US Airways Flight 1549 was an Airbus A320-214 scheduled domestic commercial passenger flight from LaGuardia Airport in New York City that, on January 15, 2009, struck a flock of Canada Geese during its initial climb out, lost engine power, and ditched in the Hudson River off midtown Manhattan with no loss of life. The destination for the flight had been to Charlotte/Douglas International Airport, Charlotte, North Carolina, and onward to Seattle-Tacoma International Airport in SeaTac, Washington.
The bird strike, which occurred just northeast of the George Washington Bridge about three minutes into the flight, resulted in the rapid loss of thrust from both engines. When the crew of the aircraft determined that they would be unable to reliably reach any airfield, they turned southbound and glided over the Hudson, finally ditching the airliner near the USS Intrepid museum about three minutes after losing power. All 155 occupants safely evacuated the airliner, which was still virtually intact though partially submerged and slowly sinking, and were quickly rescued by nearby ferries and other watercraft. The incident became known as the “Miracle on the Hudson”.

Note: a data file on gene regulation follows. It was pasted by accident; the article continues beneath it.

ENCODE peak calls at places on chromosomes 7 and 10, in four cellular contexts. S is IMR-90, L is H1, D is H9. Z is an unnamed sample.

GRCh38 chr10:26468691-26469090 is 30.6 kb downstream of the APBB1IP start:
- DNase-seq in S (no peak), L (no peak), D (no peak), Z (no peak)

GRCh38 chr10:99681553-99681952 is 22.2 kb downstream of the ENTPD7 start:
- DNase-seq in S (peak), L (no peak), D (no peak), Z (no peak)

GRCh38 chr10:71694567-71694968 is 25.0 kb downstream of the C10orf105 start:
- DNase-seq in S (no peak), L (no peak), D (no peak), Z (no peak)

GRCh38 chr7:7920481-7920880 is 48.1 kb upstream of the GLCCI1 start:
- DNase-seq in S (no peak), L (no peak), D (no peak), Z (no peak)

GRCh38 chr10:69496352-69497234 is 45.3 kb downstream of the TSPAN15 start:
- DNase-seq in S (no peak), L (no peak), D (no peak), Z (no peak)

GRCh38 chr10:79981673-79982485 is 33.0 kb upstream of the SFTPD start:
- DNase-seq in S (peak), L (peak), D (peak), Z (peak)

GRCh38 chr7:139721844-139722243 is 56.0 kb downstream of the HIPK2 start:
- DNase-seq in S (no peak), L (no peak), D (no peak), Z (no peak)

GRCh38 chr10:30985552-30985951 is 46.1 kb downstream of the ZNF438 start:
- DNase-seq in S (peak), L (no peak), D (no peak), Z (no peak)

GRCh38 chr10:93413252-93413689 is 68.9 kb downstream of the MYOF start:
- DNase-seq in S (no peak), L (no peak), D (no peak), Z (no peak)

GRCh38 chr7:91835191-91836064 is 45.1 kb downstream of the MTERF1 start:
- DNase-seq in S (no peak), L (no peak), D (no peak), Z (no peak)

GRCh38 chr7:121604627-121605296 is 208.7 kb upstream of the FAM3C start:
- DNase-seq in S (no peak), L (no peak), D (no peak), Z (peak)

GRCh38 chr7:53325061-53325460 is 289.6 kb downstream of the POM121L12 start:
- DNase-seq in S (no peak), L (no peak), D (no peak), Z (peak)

The NTSB concluded its investigation on May 4, 2010. It determined the probable cause of the accident to be “the ingestion of large birds into each engine, which resulted in an almost total loss of thrust in both engines”. The accompanying statement credited the accident outcome to the fact that the aircraft was carrying safety equipment in excess of that mandated for the flight, and excellent cockpit resource management among the flight crew. Contributing factors were the good visibility and fast response from the various ferry operators. Captain Sullenberger’s decision to ditch in the Hudson River was validated by the NTSB. The final report was published on May 28.